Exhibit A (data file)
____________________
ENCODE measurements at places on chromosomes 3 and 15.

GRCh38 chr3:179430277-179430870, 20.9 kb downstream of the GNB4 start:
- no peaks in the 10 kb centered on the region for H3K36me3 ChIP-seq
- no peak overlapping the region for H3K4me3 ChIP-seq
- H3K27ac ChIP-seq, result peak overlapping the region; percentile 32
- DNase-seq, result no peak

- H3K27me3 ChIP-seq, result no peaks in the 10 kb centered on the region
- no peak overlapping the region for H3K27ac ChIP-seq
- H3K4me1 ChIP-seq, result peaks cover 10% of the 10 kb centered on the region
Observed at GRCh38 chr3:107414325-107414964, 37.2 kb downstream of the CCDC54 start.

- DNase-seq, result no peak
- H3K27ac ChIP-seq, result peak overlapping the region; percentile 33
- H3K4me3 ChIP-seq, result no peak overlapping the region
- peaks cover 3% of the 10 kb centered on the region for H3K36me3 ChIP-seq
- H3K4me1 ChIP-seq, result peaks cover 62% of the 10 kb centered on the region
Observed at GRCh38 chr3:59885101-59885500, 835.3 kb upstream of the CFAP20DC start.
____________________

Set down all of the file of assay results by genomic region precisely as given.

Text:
ENCODE measurements at places on chromosomes 3 and 15.

GRCh38 chr3:179430277-179430870, 20.9 kb downstream of the GNB4 start:
- no peaks in the 10 kb centered on the region for H3K36me3 ChIP-seq
- no peak overlapping the region for H3K4me3 ChIP-seq
- H3K27ac ChIP-seq, result peak overlapping the region; percentile 32
- DNase-seq, result no peak

- H3K27me3 ChIP-seq, result no peaks in the 10 kb centered on the region
- no peak overlapping the region for H3K27ac ChIP-seq
- H3K4me1 ChIP-seq, result peaks cover 10% of the 10 kb centered on the region
Observed at GRCh38 chr3:107414325-107414964, 37.2 kb downstream of the CCDC54 start.

- DNase-seq, result no peak
- H3K27ac ChIP-seq, result peak overlapping the region; percentile 33
- H3K4me3 ChIP-seq, result no peak overlapping the region
- peaks cover 3% of the 10 kb centered on the region for H3K36me3 ChIP-seq
- H3K4me1 ChIP-seq, result peaks cover 62% of the 10 kb centered on the region
Observed at GRCh38 chr3:59885101-59885500, 835.3 kb upstream of the CFAP20DC start.